At a rural health system in Wisconsin, officials and medical experts began drawing up protocols for the once unthinkable practice of deciding which patients should get care. The chief quality officer of a major New York hospital network double- and triple-checked his system’s stockpile of emergency equipment, grimly recalling the last time he had to count how many ventilators he had left. In Arizona, a battle-weary doctor watched in horror as people flooded airports and flocked to stores for Black Friday sales, knowing it was only a matter of time before some of them wound up in his emergency room.
Days after millions of Americans ignored health guidance to avoid travel and large Thanksgiving gatherings, it’s still too soon to tell how many people became infected with the coronavirus over the course of the holiday weekend. But as travelers head home to communities already hit hard by the disease, hospitals and health officials across the country are bracing for what scientist Dave O’Connor called “a surge on top of a surge.”
“It is painful to watch,” said O’Connor, a virologist at the University of Wisconsin at Madison. “Like seeing two trains in the distance and knowing they’re about to crash, but you can’t do anything to stop it.”
“Because of the decisions and rationalizations people made to celebrate,” the scientist added, “we’re in for a very dark December.”
The holiday, which is typically one of the busiest travel periods of the year, fell at a particularly dire time in the pandemic. Some 4 million Americans have been diagnosed with the coronavirus in November – twice the previous record, which was set last month. More than 2,000 people are dying every day. Despite that, over a million people passed through U.S. airports the day before Thanksgiving – the highest number of travelers seen since the start of the outbreak.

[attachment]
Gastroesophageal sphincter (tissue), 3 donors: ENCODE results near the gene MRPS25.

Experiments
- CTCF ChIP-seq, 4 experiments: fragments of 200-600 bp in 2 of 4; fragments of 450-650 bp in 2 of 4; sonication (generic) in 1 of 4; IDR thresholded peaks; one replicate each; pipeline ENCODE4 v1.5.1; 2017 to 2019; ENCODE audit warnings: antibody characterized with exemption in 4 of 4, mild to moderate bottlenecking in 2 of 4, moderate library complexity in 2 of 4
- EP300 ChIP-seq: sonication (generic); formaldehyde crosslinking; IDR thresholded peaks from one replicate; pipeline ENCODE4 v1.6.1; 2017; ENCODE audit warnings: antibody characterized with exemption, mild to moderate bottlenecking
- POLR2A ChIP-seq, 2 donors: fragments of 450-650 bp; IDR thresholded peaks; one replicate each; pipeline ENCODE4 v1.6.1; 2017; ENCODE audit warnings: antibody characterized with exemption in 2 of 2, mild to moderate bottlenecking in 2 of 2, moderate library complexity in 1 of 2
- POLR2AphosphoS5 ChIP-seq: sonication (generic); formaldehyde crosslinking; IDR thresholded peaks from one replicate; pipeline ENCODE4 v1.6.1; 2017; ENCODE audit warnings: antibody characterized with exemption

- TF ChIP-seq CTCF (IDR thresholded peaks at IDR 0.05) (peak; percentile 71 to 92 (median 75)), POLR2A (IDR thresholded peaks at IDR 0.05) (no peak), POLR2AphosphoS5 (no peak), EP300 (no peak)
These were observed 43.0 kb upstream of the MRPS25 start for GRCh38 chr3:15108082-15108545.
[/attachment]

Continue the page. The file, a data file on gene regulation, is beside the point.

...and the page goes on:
Many states did not report new case counts over the holiday, and it typically takes about a week for official records to catch up after reporting delays, said Caitlin Rivers, an epidemiologist at the Johns Hopkins Center for Health Security.
But in two to three weeks, she said, “I fully expect on a national level we will see those trends continue of new highs in case counts and hospitalizations and deaths.”
The nation has already notched several bleak milestones over the holiday weekend. On Thanksgiving Day, hospitalizations in the United States exceeded 90,000 people for the first time. The following day, the country hit 13 million cases. At least nine states have seen 1 in every 1,000 residents die from the coronavirus.
Mark Jarret, the chief quality officer for New York’s Northwell Health system, said he understood that many people are tiring of constant vigilance after nine months of isolation and Zoom gatherings and waving at people from six feet away.
“But we’re so close to getting some control,” he said, noting that federal officials are on the verge of authorizing one or more vaccines against the virus next month. “This is not the time to let up. This is the time to put on the best defense we can to prevent further spread, further death.”